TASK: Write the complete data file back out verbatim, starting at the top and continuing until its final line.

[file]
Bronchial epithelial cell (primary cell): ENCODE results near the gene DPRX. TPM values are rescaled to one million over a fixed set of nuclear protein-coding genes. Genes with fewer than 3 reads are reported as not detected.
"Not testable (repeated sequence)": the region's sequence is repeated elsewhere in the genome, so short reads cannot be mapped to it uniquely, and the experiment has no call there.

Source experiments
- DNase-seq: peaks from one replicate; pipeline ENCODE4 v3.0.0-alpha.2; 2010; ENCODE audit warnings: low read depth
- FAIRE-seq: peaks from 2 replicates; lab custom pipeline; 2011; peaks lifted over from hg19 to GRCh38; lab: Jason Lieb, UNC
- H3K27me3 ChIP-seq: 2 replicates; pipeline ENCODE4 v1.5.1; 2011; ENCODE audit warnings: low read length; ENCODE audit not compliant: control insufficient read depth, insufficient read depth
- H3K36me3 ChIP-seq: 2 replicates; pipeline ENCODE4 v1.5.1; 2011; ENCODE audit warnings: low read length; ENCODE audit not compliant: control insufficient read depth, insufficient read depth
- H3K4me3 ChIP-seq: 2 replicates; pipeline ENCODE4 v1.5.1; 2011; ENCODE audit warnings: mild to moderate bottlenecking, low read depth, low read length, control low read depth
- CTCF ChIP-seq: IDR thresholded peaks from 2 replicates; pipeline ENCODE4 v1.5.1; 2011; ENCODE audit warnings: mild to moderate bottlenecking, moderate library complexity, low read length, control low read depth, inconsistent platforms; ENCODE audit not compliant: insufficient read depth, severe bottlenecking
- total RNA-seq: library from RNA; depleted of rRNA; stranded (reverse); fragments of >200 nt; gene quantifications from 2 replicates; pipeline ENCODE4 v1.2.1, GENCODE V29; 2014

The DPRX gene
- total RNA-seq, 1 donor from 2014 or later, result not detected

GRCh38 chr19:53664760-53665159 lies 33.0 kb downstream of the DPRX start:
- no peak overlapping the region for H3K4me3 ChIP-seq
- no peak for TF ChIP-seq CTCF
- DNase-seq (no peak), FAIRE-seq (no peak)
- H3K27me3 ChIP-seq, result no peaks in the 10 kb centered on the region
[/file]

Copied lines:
Bronchial epithelial cell (primary cell): ENCODE results near the gene DPRX. TPM values are rescaled to one million over a fixed set of nuclear protein-coding genes. Genes with fewer than 3 reads are reported as not detected.
"Not testable (repeated sequence)": the region's sequence is repeated elsewhere in the genome, so short reads cannot be mapped to it uniquely, and the experiment has no call there.

Source experiments
- DNase-seq: peaks from one replicate; pipeline ENCODE4 v3.0.0-alpha.2; 2010; ENCODE audit warnings: low read depth
- FAIRE-seq: peaks from 2 replicates; lab custom pipeline; 2011; peaks lifted over from hg19 to GRCh38; lab: Jason Lieb, UNC
- H3K27me3 ChIP-seq: 2 replicates; pipeline ENCODE4 v1.5.1; 2011; ENCODE audit warnings: low read length; ENCODE audit not compliant: control insufficient read depth, insufficient read depth
- H3K36me3 ChIP-seq: 2 replicates; pipeline ENCODE4 v1.5.1; 2011; ENCODE audit warnings: low read length; ENCODE audit not compliant: control insufficient read depth, insufficient read depth
- H3K4me3 ChIP-seq: 2 replicates; pipeline ENCODE4 v1.5.1; 2011; ENCODE audit warnings: mild to moderate bottlenecking, low read depth, low read length, control low read depth
- CTCF ChIP-seq: IDR thresholded peaks from 2 replicates; pipeline ENCODE4 v1.5.1; 2011; ENCODE audit warnings: mild to moderate bottlenecking, moderate library complexity, low read length, control low read depth, inconsistent platforms; ENCODE audit not compliant: insufficient read depth, severe bottlenecking
- total RNA-seq: library from RNA; depleted of rRNA; stranded (reverse); fragments of >200 nt; gene quantifications from 2 replicates; pipeline ENCODE4 v1.2.1, GENCODE V29; 2014

The DPRX gene
- total RNA-seq, 1 donor from 2014 or later, result not detected

GRCh38 chr19:53664760-53665159 lies 33.0 kb downstream of the DPRX start:
- no peak overlapping the region for H3K4me3 ChIP-seq
- no peak for TF ChIP-seq CTCF
- DNase-seq (no peak), FAIRE-seq (no peak)
- H3K27me3 ChIP-seq, result no peaks in the 10 kb centered on the region